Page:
Texas Gunman’s Locked Phone Reignites Encryption Debate

Another locked smartphone, another garbage reason for demanding access, and another FBI screwup that made this all possible. Either the FBI is woefully incompetent, incapable of getting into a phone (let alone protecting this country from domestic threats), or they’re intentionally screwing up in order to create demand for a precedence that would let them destroy personal security. In the past, the FBI has stated that they’re more interested in setting up a precedence than getting into these devices.

Let’s back up, what are we talking about here? We’ll start by going back to December 2nd, 2015. That’s the date of the San Bernadino attack where 14 people were killed and 22 injured. This started a long and frustrating attack on personal privacy and even free speech from the FBI. The FBI was trying to get into the shooter’s work phone—an older iPhone 5c with reduced security—despite evidence that the phone had nothing of use for them on it. They botched their attempts to log in, preventing Apple from helping them to bypass the encryption by doing a backup to their servers, which they could then decrypt. After locking the phone themselves, the FBI then laid the blame on Apple, saying they should be forced to make a backdoor through encryption for law enforcement. However, this is a multifaceted problem. 1) Creating such a back door would destroy security on all smartphones, through precedence to force other manufacturers to create these backdoors and through leaks. The lack of encryption would put people in the U.S. in danger of having their phones stolen or hacked, would put people living under an authoritarian regime in trouble, women and minorities, especially, and it would hamper our ability to secure devices for politicians, diplomats, and other targets for hacking from foreign entities. (Of course, after Comey’s attack on Hillary Clinton during the election, maybe he was pro-Russian hacking all along.) 2) Forcing Apple to write software would be a violation of the company’s employees’ right to free speech. Software is protected free speech, and this would be the government forcing a company to create a worse product, something that should have horrified “small government” Republicans. It did—for the most part—not upset them, but, as the party leans more authoritarian than traditionally conservative, and with a few allies on the Democrat’s side, like Barrack Obama, such intrusions on individual rights are becoming more common.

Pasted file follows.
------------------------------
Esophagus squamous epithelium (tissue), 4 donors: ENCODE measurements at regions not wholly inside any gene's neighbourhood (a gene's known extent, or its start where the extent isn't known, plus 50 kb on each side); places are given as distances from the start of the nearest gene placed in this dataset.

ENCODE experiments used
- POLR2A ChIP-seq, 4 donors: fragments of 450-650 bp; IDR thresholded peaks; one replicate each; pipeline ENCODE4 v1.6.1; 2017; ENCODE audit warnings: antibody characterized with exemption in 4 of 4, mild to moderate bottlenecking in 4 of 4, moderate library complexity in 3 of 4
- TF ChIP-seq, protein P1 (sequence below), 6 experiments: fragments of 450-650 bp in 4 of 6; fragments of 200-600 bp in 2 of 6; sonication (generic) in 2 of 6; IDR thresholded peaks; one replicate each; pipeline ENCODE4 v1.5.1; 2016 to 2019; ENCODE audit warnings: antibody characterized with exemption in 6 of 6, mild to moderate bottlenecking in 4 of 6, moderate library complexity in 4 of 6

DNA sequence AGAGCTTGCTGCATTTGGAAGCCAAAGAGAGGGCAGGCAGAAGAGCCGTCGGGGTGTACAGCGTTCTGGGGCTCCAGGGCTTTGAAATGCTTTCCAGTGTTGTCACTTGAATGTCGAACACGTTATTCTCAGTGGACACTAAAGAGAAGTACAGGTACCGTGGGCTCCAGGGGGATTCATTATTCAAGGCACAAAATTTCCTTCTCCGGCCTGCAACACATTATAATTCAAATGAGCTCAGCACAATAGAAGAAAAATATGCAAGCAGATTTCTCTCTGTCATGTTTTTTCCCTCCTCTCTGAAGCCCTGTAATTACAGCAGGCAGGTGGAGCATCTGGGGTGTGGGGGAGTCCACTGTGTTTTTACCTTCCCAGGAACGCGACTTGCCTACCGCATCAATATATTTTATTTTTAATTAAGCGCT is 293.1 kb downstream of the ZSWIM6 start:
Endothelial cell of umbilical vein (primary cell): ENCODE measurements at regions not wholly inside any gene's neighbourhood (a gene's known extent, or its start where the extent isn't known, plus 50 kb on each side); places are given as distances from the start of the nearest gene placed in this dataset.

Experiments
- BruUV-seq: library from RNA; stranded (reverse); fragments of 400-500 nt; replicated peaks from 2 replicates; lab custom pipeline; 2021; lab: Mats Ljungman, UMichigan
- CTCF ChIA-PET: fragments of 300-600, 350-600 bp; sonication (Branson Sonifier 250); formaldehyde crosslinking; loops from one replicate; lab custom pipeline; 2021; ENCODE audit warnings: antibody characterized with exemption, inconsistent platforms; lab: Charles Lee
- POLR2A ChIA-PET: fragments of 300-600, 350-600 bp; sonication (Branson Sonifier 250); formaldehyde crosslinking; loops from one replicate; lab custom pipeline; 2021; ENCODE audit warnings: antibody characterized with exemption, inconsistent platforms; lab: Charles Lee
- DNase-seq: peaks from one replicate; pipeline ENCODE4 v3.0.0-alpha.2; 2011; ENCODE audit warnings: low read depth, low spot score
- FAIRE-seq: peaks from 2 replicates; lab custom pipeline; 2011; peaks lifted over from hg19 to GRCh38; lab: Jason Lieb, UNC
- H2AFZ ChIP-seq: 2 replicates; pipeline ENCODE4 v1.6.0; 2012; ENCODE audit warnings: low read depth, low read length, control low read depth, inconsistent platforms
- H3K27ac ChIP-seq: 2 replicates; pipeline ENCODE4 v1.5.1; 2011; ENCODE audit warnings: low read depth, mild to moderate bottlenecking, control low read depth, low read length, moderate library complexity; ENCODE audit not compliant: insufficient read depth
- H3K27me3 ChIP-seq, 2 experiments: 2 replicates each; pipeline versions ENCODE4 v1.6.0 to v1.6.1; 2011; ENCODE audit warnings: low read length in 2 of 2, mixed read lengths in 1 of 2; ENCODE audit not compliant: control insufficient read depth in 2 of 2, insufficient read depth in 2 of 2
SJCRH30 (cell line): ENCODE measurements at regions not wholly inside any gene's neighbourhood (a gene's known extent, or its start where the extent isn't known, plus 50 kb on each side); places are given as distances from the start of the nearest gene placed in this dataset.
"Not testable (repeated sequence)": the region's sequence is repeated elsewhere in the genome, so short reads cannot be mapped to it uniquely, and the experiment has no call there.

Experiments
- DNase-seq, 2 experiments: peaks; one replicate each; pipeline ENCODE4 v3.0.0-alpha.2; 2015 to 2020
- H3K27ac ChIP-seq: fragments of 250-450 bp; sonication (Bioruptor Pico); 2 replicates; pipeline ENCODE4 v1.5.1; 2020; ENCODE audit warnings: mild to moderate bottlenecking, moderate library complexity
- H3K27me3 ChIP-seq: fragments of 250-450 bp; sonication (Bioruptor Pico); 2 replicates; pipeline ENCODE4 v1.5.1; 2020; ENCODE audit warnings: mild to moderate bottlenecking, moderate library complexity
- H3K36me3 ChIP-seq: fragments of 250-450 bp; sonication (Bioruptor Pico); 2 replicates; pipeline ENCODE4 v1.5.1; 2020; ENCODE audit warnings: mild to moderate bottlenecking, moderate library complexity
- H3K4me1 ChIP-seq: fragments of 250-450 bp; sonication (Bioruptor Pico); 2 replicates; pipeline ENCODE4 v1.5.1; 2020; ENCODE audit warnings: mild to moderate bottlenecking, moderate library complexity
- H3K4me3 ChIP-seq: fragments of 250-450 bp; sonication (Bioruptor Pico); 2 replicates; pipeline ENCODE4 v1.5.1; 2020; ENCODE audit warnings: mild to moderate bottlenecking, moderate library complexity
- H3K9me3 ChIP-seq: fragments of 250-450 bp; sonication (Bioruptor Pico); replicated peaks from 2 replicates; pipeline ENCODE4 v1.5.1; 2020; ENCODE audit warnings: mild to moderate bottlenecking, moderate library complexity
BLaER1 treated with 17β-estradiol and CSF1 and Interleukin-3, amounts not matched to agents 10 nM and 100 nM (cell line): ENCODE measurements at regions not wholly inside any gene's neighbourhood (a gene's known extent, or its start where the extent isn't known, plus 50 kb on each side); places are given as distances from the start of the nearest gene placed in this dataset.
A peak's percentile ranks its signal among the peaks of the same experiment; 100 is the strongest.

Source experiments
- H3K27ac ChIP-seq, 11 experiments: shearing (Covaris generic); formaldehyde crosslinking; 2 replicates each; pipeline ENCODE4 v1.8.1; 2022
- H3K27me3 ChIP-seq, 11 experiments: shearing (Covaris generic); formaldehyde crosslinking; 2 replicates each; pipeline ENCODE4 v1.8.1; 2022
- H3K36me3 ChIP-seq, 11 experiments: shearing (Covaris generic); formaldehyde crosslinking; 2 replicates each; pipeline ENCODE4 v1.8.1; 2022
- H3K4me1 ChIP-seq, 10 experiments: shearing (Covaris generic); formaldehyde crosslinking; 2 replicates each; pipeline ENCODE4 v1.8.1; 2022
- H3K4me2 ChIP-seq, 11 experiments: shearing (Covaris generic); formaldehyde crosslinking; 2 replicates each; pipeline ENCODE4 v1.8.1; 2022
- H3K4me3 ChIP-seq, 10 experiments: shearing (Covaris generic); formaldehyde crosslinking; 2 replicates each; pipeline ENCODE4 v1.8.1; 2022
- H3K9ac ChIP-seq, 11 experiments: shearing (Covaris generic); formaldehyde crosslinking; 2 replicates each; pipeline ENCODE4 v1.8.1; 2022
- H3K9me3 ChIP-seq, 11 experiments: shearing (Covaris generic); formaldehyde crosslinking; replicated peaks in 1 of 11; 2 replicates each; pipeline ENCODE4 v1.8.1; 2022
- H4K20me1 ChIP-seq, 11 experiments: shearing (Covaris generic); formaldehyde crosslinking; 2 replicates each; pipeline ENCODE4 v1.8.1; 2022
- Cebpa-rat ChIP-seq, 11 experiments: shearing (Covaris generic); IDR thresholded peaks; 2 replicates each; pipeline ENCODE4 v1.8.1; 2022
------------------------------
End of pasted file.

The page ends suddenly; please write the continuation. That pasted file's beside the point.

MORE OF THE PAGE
In Texas, a man who shouldn’t have been able to buy a gun was able to do just that, skirting gun control laws due to Air Force’s refusal to enforce necessary gun control through accurate reporting. The shooter then took that gun and went to his mother-in-law’s church, killing many people inside. The FBI got ahold of his phone, botched entry again, and, despite knowing that the man was a domestic abuser with a history of violent and loosely targeted attacks, not a terrorist with a network or help, the FBI is still insisting that the just need to get into the phone.

The FBI’s starting to sound like a child begging for an expensive toy they’ll likely break on Christmas Day: “But please, U.S. citizens, can we please violate your constitutional rights and privacy?”

Why they don’t need to get in this phone

“When you shoot dozens of innocent American citizens, we want law enforcement to investigate your communications and stored data. There are things that we need to know.”

“As a matter of fact, no reasonable person questions our right to access the phone. But the company that built it claims that it purposely designed the operating system so that the company cannot open the phone even with an order from a federal judge.”

-Deputy Attorney General Rod Rosenstein

Rosenstein was suspiciously unspecific with his comment of “things we need to know,” though, in his defense, he was trying to not name Apple specifically, as you can see later when he talks about “the company that built it.” His statements are misleading in a number of ways. While it’s true, no one thinks the FBI shouldn’t be able to access the phone, we also address that there’s no way to both allow access to the phone, while still ensuring the protection of every other phone owner. If a backdoor is created that can be opened by a person, a government entity, or a hacker trying to do so, then none of us are secure. Once a backdoor exists, anyone can use it. It’s not that we don’t want the FBI getting into this phone, it’s that we don’t want anyone being able to get into anyone else’s phone.

“There’s a balance that needs to be struck between encryption and the importance of giving us the tools we need to keep the public safe.”

-FBI Director Christopher Wray

Wray made no mention of how this could possibly be done, seemingly referring to imaginary, magical tools that would allow them in the phone, but only for a criminal, and certainly not anyone else. Here in the real world, we know that the tools they acquire would leak, and every smartphone would become vulnerable, putting millions of people in danger of having their phone stolen, identities stolen, or being outed in a country for ideas, religion, or even their sexuality, which could put their lives in danger. Frankly, not even a wave of a magic wand would be enough allow the FBI into these devices without allowing anyone else in.